Saturday, June 20, 2015

A Much Slower Pace

by Angela Sillonis
We read reports of wildfires and floods back home. We check, not really interested, what sort of weather our families and friends are living with. When we wake up in the morning, our loved ones are just going to bed. They are dealing with day-to-day life struggles, like jobs and kids, while the biggest decisions we make every day is whether to have our coffee served cappuccino, macchiato or Americano, and which of the many flavors of gelato sounds best at this moment.

Despite our slower pace of life, we are doing work, hopefully learning a new language, and if all goes as planned, producing work we can all be proud of. In this short time, we have become friends. We’ve supported each other through frightening incidents, illness, and non-working bank cards, (thanks, Leona!). We are each other’s surrogate families, and we are building relationships that will last a lifetime. In this way, we are assimilating into the culture in which we find ourselves.

Tuesday evening was the first time I saw groups of young people on the piazzaCagli. At the pizza place where I had dinner, it appeared to be ladies’ night. There were two groups of women (aged approximately late 20s, early 30s) who came for drinks and dinner. One group of three (the slightly older group) ate, talked, and enjoyed each others’ company. The group of four (younger) women did not seem to be having fun at all. They each ordered one drink, and when two of them left the room to smoke, the two remaining didn’t speak to each other - one of them made a phone call – and appeared to be pretty grumpy. When the smokers returned, it didn’t take long before they paid their bills and left, but it was still nice to see young people out and about, since the typical crowd we see is much older.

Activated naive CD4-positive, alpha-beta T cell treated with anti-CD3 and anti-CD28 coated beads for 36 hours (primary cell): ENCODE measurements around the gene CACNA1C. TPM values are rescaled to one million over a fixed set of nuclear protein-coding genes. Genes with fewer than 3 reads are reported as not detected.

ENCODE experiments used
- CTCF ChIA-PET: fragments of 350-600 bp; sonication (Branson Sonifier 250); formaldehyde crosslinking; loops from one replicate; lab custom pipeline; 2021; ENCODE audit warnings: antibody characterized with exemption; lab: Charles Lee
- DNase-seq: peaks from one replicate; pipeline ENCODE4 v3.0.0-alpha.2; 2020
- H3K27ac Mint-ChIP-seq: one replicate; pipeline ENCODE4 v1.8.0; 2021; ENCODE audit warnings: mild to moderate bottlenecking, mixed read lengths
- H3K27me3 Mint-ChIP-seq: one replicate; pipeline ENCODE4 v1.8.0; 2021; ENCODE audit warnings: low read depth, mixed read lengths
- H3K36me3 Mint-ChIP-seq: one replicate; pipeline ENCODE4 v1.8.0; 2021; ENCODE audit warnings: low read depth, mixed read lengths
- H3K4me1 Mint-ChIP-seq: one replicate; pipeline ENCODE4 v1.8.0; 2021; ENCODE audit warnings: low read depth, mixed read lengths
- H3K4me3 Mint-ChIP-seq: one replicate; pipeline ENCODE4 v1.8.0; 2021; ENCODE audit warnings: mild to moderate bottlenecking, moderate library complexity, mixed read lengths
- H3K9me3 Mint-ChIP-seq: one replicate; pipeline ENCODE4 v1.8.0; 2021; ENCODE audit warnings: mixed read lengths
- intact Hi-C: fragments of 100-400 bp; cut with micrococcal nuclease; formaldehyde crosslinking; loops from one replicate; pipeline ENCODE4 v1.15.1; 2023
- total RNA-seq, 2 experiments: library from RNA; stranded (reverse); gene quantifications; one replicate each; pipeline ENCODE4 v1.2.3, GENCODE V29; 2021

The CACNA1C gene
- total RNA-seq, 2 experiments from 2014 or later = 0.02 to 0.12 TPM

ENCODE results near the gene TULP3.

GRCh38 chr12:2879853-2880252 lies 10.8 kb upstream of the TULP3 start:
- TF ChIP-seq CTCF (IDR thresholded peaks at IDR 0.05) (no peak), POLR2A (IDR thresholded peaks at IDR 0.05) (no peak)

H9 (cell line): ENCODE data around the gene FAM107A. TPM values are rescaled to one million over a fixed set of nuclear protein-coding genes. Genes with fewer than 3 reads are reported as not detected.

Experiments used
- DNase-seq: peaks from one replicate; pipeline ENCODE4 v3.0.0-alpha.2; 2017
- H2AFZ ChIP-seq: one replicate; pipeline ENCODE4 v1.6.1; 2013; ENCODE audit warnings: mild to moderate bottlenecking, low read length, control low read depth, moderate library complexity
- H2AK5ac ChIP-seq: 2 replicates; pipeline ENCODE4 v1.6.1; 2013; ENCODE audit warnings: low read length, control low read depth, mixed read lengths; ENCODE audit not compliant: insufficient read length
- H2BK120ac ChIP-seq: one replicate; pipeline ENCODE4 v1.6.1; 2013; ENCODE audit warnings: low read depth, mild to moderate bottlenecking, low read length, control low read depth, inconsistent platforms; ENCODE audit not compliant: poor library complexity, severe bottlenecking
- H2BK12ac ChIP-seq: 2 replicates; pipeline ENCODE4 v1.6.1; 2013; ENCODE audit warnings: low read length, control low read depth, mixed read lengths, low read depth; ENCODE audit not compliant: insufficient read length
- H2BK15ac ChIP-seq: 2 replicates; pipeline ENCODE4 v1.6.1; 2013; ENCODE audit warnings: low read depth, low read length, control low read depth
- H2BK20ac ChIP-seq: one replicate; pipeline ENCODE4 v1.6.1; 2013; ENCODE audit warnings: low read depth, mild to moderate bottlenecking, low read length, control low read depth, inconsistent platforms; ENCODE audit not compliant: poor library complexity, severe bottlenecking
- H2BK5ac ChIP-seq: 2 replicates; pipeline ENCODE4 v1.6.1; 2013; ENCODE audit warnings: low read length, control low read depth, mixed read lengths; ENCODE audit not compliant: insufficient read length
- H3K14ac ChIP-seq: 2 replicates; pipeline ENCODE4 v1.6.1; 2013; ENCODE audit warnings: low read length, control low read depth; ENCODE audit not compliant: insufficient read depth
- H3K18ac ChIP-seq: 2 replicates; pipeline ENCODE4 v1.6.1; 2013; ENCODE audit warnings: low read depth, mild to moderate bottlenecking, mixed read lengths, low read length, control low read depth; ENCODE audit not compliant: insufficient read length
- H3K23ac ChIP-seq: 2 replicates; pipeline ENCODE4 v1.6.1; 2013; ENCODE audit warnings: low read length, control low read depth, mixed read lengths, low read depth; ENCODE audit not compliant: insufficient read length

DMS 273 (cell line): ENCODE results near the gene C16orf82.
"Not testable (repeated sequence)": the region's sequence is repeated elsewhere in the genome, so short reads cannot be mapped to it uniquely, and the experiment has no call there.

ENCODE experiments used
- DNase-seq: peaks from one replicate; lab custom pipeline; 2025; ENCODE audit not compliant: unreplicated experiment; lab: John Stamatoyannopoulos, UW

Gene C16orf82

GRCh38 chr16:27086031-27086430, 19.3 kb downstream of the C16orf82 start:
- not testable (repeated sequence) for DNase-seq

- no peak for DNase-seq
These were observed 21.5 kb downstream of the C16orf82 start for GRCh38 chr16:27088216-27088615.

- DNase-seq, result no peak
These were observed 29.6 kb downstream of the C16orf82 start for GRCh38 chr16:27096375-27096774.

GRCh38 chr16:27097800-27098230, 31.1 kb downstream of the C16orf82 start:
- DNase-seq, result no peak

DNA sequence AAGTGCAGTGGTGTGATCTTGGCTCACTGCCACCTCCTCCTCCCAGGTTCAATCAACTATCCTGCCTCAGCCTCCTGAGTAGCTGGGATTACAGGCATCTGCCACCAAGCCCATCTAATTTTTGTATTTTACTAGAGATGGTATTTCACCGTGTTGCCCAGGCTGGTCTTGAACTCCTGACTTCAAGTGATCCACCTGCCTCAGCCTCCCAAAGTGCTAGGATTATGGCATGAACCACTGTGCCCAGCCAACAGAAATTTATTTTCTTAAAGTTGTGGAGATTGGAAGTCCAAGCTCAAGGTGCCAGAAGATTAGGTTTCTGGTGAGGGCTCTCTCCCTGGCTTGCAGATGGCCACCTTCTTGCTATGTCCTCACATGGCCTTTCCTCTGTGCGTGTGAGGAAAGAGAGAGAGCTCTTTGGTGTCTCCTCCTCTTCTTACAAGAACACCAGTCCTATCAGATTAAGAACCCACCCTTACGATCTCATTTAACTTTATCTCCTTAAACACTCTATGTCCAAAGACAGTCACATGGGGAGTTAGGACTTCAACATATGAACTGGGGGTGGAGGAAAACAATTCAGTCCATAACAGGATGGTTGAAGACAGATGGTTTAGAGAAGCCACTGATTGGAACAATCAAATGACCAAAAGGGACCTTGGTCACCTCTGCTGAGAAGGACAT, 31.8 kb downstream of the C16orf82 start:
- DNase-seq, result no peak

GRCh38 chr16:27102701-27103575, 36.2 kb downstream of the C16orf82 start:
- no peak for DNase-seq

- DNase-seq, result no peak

The culture in which we find ourselves is one that values family, friendships and history. They live life at a much slower pace than we’re used to, but we have found that pace to be very appealing. When I return to my Boston suburb, the first change I plan to lobby for is that the whole of New England implement pausa (the food trucks can stay open in the afternoons under my rule, however). Afternoon naps are good for productivity, and they certainly improve my mood.